Nikephoros Komnenos (brother of Alexios I)

Nikephoros Komnenos (Greek: Νικηφόρος Κομνηνός; c.1062 – after 1136) was a Byzantine aristocrat and high official. The youngest brother of Emperor Alexios I Komnenos, he was appointed second-in-command of the Byzantine navy, but his life is otherwise obscure.

Nikephoros Komnenos
Sebastos and megas droungarios tou stolou of the Byzantine Empire
SpouseUnnamed wife
IssueUnnamed daughter, Alexios
FatherJohn Komnenos
MotherAnna Dalassene
ReligionEastern Orthodox Church


He was the fifth son and last child of John Komnenos and Anna Dalassene, and thus the youngest brother of Emperor Alexios I Komnenos (r. 1081–1118).[1][2] According to Nikephoros Bryennios the Younger, when Alexios and his older brothers entered military service, Nikephoros and his fourth brother, Adrianos, remained with their mother, who ensured that they received a thorough, encyclopedic education.[2]

When Alexios came to the throne, he raised his relatives to high dignities, often newly created ones: thus Nikephoros was titled a sebastos, and given the office of megas droungarios of the fleet.[3][2] The holder of this office was the second-in-command of the Byzantine navy after the megas doux, but Nikephoros is not recorded as having ever held an active command.[4] Indeed the fleet appears to have been led by Eustathios Kymineianos after c.1087, who was himself promoted to megas droungarios of the fleet sometime in c.1101/02.[4][5] Thus either Nikephoros lost his appointment, or several megaloi droungarioi existed at once,[6] with Nikephoros' post being merely honorary.[4]

His life is likewise extremely obscure; for this reason, Basile Skoulatos calls him "the least-known member of the Komnenos family".[2] He is only once mentioned in the Alexiad,[2] and is not recorded as having played any role during the reign of Alexios, nor during that of Alexios' son and successor John II Komnenos (r. 1118–1143), except for a reference to a megas droungarios Nikephoros as one of the witnesses of the typikon of the Pantokrator Monastery, written in 1136.[3] It is unclear to what this exceptional silence of the sources is due; Konstantinos Varzos suggested that he might have fallen into disfavour as one possible reason.[7] It is also not entirely certain whether the Nikephoros of 1136 is the same as Alexios' brother: only the title of megas droungarios is given, without any family connection or surname, and even the title is ambiguous, as it could be applied to both the megas droungarios of the fleet as to the megas droungarios tes viglas.[8]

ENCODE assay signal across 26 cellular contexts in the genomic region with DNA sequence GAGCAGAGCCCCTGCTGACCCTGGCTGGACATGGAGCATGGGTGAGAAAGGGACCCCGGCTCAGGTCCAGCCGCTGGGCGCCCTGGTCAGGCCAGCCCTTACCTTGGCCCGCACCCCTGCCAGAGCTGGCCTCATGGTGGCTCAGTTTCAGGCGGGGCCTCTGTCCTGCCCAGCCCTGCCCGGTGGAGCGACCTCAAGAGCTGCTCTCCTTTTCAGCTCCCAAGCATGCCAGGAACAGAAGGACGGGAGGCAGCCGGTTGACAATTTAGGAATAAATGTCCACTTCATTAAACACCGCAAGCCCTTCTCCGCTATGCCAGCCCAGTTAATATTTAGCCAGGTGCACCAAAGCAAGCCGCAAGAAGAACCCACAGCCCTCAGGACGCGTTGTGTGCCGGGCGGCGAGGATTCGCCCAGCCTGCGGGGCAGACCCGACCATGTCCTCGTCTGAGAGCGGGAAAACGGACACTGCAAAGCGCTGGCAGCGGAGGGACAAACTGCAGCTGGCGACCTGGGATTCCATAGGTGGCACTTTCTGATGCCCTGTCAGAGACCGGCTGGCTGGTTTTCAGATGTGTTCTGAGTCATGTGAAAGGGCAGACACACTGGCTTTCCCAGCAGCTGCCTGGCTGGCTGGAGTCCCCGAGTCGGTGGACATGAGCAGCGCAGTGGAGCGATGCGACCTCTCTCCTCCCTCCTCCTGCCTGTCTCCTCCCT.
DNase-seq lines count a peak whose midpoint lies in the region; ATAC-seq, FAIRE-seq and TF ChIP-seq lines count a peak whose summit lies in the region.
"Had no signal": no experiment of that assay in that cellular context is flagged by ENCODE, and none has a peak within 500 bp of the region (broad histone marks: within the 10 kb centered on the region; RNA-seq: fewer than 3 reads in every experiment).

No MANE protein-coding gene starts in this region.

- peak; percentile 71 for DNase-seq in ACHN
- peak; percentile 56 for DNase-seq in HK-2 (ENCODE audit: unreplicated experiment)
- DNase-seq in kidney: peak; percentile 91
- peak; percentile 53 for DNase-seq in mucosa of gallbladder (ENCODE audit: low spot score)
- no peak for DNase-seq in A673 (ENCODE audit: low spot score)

He married a lady of unknown name and family, and had at least two children:[9] a daughter, who married Gregory Pakourianos the Younger,[10] and a son, the sebastos Alexios, whose life is otherwise unknown.[11]


  1. Varzos 1984, pp. 52, 118.
  2. Skoulatos 1980, p. 233.
  3. Varzos 1984, p. 118.
  4. Guilland 1967, p. 540.
  5. Skoulatos 1980, pp. 85–87.
  6. Varzos 1984, p. 119 (note 7).
  7. Varzos 1984, p. 119.
  8. Varzos 1984, pp. 119–120.
  9. Varzos 1984, p. 120.
  10. Varzos 1984, pp. 268–272.
  11. Varzos 1984, p. 272.


  • Guilland, Rodolphe (1967). "Le Drongaire de la flotte, le Grand drongaire de la flotte, le Duc de la flotte, le Mégaduc" [The Drungary of the Fleet, the Grand Drungary of the Fleet, the Duke of the Fleet, the Megaduke]. Recherches sur les institutions byzantines, Tome I (in French). Berlin: Akademie-Verlag. pp. 535–562.
  • Skoulatos, Basile (1980). Les personnages byzantins de l'Alexiade: Analyse prosopographique et synthèse [The Byzantine Personalities of the Alexiad: Prosopographical Analysis and Synthesis] (in French). Louvain-la-Neuve and Louvain: Bureau du Recueil Collège Érasme and Éditions Nauwelaerts. OCLC 8468871.
  • Varzos, Konstantinos (1984). Η Γενεαλογία των Κομνηνών [The Genealogy of the Komnenoi] (PDF) (in Greek). A. Thessaloniki: Centre for Byzantine Studies, University of Thessaloniki. OCLC 834784634.
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